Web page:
Two weeks ago, the Marlins agreed to send basically every player making decent money on their roster to the Blue Jays for a package of prospects. The 12-player blockbuster became official a week ago, leaving Miami with just three players scheduled to make $2MM+ in 2013. Ricky Nolasco ($11.5MM) and Yunel Escobar ($5MM) could both still be moved before the end of the winter as well.
This isn't the first time the Marlins have torn things down and rebuilt from scratch, of course. They did it immediately following their 1997 World Series win, then again a few years after bringing home the 2003 World Championship. On this date in 2005, the team officially swung a pair of trades sending three of their highest paid players elsewhere.
Trade #1: Boston Red Sox
Josh Beckett, then just 25, was coming off a 3.38 ERA with 8.4 K/9 and 2.9 BB/9 in 178 2/3 innings for Florida. He earned $2.4MM in 2005 and was due a significant raise in his second trip through arbitration, plus the team was unlikely to re-sign him long-term when he hit free agency after 2007.
Beckett had significant trade value, so the Marlins took advantage by attaching then-31-year-old Mike Lowell to him in talks. If a team wanted Beckett, they had to take Lowell as well. The third baseman slipped to .236/.298/.360 with eight homers in 558 plate appearances that year, but more importantly he was scheduled to earn $18MM total from 2006-2007.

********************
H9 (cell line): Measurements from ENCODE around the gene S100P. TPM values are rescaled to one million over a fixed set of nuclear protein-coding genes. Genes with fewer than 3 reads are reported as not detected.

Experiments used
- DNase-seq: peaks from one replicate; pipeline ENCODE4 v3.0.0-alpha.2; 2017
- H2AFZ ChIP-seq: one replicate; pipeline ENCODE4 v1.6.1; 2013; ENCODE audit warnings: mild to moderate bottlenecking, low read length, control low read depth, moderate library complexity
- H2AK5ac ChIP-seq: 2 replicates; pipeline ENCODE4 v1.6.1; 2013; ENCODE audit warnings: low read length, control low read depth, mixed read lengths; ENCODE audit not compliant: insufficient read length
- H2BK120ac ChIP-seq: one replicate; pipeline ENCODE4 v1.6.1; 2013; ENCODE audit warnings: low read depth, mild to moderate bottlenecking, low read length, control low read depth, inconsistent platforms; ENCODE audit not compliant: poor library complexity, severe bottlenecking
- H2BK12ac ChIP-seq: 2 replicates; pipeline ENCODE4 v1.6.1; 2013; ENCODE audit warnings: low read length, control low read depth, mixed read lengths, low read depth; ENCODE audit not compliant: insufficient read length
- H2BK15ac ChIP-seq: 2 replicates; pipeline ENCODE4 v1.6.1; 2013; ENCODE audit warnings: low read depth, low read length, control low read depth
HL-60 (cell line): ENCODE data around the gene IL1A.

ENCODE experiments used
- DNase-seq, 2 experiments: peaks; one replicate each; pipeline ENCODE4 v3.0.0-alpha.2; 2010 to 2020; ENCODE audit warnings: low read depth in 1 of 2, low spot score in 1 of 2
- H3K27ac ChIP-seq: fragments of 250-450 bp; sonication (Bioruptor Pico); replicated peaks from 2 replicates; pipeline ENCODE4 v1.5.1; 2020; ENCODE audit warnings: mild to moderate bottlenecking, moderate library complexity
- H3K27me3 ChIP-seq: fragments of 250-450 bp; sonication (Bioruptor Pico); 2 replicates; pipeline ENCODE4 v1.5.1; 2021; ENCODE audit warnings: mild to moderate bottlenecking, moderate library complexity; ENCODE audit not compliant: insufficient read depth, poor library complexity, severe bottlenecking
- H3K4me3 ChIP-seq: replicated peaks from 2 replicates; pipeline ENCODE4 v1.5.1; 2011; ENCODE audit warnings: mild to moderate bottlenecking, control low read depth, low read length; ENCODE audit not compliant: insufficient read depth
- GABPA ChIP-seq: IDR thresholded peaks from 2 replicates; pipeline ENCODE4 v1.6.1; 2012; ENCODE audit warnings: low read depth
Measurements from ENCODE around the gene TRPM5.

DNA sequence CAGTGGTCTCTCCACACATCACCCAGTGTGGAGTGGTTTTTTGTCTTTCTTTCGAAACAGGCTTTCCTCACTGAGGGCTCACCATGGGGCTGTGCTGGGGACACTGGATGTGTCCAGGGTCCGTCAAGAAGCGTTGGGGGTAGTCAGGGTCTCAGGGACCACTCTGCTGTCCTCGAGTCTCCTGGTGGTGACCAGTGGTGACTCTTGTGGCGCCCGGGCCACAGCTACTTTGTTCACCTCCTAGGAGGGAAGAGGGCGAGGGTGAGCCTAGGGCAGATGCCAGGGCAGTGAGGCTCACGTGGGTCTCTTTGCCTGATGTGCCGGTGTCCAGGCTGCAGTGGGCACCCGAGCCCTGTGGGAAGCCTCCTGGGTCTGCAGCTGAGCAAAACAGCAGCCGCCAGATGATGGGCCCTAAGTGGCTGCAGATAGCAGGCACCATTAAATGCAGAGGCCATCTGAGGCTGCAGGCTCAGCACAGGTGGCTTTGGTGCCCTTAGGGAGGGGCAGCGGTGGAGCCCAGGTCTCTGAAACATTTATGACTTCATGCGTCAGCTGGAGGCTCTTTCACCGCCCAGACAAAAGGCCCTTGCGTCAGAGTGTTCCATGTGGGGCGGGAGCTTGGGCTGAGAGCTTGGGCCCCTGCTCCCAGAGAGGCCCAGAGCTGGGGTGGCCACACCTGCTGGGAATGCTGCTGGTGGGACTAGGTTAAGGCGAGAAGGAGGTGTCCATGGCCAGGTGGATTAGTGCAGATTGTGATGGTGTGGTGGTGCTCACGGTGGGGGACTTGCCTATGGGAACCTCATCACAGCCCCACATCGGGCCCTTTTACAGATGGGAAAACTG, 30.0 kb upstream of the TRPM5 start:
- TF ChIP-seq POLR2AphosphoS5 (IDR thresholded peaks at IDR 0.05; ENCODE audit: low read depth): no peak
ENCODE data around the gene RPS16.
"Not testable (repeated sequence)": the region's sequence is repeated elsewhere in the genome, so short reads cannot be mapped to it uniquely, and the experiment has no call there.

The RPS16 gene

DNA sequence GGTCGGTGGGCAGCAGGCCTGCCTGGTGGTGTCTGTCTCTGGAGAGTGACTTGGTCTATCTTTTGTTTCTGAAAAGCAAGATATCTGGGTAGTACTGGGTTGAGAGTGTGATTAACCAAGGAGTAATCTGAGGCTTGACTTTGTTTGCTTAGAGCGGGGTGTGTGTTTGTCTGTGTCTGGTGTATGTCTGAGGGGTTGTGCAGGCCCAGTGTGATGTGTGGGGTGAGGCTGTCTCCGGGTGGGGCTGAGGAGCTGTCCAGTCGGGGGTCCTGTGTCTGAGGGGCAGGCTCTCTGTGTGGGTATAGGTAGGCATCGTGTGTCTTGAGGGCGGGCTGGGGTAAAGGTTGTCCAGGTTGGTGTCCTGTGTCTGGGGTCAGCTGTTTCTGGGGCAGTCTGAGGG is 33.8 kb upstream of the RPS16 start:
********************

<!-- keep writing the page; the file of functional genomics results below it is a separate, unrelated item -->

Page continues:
Few teams could meet Florida's demand for a young shortstop, but the Red Sox were one of them. The two sides worked out a seven-player trade that sent Beckett, Lowell, and Guillermo Mota to Boston in exchange for prospects Hanley Ramirez, Anibal Sanchez, Harvey Garcia, and Jesus Delgado. The Marlins saved all $18MM owed to Lowell in addition to second- and third-year arbitration salaries for Beckett and a third-year arbitration salary for Mota. The trade worked out well for both teams as Beckett and Lowell helped the Red Sox to the 2007 World Championship while Ramirez developed into an MVP candidate and Sanchez became a rock solid innings-eater for the Marlins.